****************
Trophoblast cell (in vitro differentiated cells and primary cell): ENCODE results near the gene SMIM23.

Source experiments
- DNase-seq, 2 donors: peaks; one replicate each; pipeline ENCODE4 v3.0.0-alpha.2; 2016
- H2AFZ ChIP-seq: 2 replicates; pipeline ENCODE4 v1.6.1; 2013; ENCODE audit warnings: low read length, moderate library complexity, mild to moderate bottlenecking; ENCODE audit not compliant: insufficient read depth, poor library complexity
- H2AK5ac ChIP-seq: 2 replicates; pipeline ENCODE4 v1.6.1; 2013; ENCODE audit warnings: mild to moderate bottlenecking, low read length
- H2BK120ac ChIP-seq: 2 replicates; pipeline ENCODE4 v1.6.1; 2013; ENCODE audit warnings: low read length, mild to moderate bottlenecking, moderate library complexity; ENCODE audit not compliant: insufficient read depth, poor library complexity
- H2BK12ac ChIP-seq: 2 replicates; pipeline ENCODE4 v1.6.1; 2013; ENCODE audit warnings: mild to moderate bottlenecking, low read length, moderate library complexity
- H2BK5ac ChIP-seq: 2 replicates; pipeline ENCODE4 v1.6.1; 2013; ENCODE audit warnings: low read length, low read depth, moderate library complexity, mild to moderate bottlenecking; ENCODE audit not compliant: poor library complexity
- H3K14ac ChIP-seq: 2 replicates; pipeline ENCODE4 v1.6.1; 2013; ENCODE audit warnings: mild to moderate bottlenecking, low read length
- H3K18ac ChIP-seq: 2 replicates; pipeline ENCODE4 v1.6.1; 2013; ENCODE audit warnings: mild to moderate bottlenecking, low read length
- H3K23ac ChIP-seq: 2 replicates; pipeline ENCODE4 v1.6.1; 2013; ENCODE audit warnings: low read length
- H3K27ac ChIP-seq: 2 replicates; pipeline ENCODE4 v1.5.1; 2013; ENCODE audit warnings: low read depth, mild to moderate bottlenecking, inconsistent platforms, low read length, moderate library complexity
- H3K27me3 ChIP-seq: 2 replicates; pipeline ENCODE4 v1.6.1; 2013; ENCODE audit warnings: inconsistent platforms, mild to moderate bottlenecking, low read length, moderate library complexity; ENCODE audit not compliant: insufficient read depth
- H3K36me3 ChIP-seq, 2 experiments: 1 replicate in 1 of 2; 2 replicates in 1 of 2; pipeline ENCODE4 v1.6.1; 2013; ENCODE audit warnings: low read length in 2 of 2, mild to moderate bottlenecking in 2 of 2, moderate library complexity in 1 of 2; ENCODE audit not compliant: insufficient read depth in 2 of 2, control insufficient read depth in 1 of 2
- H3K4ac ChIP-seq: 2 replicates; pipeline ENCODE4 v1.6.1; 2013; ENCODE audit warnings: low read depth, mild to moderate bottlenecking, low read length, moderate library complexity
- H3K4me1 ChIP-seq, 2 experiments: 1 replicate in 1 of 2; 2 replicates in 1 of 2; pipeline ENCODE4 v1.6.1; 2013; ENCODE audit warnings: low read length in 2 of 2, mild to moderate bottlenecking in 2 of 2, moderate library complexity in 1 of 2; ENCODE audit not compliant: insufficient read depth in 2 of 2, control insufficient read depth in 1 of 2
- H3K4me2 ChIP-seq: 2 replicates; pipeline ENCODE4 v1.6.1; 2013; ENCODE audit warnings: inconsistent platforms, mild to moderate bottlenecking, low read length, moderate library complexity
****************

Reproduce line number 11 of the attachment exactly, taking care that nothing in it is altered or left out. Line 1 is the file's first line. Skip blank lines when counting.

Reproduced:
- H3K23ac ChIP-seq: 2 replicates; pipeline ENCODE4 v1.6.1; 2013; ENCODE audit warnings: low read length